And this is a common theme we see with many entrepreneurs, where their circumstances that they grew up with, in one way or another, they want to be proving something, and something completely different. And as I've spoken about this, it's amazing how many people have come up and said, "I never connected those dots but it's so true." Just one other thing about entrepreneurs, amazing amounts of ADD and ADHD, learning issues. And people say, why is that? And it turns out if you're very bright but you have these issues, if you go to a corporation, it will play to your weaknesses.

                 But if you can create an environment around you where you can hire and build a team that fills in the gaps, and then allows your natural intelligence to come through, many entrepreneurs are creating their own world to allow their amazing ideas or energies to bloom fully.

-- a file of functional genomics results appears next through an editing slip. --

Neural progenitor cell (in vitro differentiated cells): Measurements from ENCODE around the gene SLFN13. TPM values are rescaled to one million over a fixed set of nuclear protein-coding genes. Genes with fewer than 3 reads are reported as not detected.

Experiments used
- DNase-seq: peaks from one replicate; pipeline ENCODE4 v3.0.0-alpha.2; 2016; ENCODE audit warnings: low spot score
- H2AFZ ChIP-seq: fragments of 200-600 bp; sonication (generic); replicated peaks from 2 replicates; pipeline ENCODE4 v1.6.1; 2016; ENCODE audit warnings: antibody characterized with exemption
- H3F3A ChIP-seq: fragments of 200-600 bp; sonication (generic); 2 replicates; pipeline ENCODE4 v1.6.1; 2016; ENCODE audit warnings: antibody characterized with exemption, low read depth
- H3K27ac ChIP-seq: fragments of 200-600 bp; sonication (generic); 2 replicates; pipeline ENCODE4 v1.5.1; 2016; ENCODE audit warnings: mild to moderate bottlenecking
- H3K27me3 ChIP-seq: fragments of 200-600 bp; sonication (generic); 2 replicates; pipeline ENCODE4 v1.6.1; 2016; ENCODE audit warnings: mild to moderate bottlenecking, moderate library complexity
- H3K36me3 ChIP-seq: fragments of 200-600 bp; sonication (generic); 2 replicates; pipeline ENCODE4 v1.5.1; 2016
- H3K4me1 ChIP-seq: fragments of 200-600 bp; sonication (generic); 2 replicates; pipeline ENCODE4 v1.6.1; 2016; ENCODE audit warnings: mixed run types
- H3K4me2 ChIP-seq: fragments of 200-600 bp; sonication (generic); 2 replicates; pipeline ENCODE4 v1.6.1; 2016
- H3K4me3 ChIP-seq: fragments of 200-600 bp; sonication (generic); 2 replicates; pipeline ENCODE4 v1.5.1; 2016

Emy diGrappa (05:18):

How does our public school system play into that?

Michael Sonnenfeldt (05:20):

That's a whole different issue. I would say that one of our most critical challenges in America is our education system, in many regards it's a national disgrace in my opinion. Because for whatever reason, there is not a national consensus that education is at the heart of the strength of a society. You know, in, um, president Eisenhower's famous farewell speech, he talked about the strength of a society being a balance between military strength, financial strength, and its institutions.